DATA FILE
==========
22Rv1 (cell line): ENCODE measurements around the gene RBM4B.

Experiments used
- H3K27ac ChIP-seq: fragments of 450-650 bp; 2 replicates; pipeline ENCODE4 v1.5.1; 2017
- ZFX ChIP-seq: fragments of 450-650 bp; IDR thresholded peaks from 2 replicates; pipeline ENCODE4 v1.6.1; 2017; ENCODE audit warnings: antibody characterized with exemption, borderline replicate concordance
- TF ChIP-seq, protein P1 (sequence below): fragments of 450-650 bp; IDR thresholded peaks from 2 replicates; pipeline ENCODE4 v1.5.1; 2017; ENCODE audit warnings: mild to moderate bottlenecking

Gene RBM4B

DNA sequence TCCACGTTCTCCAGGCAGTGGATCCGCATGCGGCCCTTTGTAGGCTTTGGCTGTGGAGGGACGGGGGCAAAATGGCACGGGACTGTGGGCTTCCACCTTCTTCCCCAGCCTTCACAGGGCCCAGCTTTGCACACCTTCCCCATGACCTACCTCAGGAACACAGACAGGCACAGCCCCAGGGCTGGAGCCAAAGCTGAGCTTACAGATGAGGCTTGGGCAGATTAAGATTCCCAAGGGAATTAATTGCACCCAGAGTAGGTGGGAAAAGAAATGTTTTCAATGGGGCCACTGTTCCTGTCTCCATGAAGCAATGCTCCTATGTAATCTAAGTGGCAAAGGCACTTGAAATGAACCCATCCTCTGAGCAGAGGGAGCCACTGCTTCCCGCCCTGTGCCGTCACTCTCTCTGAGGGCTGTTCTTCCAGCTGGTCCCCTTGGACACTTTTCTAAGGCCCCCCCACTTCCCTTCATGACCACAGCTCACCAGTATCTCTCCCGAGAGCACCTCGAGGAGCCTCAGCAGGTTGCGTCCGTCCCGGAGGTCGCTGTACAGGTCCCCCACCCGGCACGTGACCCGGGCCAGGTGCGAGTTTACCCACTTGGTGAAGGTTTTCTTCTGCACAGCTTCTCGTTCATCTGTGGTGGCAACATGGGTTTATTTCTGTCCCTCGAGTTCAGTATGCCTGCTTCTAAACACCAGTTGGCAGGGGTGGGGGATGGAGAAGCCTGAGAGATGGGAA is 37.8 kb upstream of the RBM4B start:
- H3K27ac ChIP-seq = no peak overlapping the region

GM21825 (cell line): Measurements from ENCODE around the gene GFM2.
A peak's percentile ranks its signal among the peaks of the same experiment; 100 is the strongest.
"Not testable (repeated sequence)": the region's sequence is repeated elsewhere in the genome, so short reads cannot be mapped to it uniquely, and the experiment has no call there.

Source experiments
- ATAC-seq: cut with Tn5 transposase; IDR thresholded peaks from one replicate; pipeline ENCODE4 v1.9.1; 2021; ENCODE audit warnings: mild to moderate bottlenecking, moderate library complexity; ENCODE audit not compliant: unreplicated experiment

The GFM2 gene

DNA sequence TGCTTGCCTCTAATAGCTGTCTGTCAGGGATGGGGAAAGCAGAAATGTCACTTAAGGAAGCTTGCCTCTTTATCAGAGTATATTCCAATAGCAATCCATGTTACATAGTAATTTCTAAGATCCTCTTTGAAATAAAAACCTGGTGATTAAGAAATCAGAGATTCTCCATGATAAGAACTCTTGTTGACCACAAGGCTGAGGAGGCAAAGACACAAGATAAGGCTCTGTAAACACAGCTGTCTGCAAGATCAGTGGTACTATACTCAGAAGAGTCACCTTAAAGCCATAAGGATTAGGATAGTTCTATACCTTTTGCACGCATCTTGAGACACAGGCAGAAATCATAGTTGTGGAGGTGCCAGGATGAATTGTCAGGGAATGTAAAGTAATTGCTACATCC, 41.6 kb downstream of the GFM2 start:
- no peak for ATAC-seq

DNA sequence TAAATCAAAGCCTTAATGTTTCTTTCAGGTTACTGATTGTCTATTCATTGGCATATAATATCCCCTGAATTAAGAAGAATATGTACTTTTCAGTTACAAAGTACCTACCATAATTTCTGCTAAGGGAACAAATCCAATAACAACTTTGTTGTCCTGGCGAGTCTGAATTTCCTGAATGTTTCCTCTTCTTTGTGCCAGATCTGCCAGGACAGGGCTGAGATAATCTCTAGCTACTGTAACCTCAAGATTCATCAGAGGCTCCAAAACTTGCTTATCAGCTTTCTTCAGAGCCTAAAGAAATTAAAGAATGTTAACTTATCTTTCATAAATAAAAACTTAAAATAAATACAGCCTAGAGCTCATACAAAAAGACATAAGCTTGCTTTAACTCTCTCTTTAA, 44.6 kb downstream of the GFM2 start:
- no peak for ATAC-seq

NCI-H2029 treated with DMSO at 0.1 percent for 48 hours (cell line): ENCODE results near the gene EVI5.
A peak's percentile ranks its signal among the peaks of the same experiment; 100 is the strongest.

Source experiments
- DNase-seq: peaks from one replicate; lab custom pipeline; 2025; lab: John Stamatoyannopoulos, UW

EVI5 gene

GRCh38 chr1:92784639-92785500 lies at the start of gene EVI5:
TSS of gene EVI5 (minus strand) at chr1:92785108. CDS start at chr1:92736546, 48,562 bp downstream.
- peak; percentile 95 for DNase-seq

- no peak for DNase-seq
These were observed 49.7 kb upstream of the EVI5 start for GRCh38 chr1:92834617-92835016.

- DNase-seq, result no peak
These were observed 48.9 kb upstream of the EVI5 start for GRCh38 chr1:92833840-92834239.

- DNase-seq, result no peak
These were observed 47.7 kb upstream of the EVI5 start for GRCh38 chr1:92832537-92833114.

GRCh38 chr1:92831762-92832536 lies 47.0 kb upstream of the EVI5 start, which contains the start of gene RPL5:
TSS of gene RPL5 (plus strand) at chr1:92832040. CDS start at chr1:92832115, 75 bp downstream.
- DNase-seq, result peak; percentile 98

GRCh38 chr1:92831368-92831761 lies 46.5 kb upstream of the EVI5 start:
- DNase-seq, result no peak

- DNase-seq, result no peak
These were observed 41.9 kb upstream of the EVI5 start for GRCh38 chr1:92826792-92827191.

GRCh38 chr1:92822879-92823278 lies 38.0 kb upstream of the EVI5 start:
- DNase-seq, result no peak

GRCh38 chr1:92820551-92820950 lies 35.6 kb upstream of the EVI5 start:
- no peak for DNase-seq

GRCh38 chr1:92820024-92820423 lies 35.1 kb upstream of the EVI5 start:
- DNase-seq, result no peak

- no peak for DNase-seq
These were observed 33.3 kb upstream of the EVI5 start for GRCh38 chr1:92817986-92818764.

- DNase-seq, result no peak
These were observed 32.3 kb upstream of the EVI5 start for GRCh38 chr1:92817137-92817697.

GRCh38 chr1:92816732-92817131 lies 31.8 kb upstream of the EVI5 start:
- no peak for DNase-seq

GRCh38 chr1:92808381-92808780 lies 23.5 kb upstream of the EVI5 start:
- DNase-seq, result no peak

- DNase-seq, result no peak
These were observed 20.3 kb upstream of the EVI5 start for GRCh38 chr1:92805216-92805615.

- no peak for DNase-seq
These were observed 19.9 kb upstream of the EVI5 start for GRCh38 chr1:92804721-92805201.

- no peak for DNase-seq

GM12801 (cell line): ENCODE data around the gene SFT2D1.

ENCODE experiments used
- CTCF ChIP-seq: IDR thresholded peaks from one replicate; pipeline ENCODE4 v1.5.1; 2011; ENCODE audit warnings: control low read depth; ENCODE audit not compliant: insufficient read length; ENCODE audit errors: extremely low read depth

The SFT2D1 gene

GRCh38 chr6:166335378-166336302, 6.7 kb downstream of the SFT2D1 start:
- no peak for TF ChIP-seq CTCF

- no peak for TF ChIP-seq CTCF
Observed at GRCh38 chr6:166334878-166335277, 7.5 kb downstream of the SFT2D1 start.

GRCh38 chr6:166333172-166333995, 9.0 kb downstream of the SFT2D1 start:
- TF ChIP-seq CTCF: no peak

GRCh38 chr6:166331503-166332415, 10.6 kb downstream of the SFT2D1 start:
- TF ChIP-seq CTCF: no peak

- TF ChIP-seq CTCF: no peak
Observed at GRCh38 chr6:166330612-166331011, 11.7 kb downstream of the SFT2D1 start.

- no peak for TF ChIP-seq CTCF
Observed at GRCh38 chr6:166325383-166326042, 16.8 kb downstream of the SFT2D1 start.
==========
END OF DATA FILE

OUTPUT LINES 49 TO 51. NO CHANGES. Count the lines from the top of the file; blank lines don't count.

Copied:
These were observed 32.3 kb upstream of the EVI5 start for GRCh38 chr1:92817137-92817697.

GRCh38 chr1:92816732-92817131 lies 31.8 kb upstream of the EVI5 start:
- no peak for DNase-seq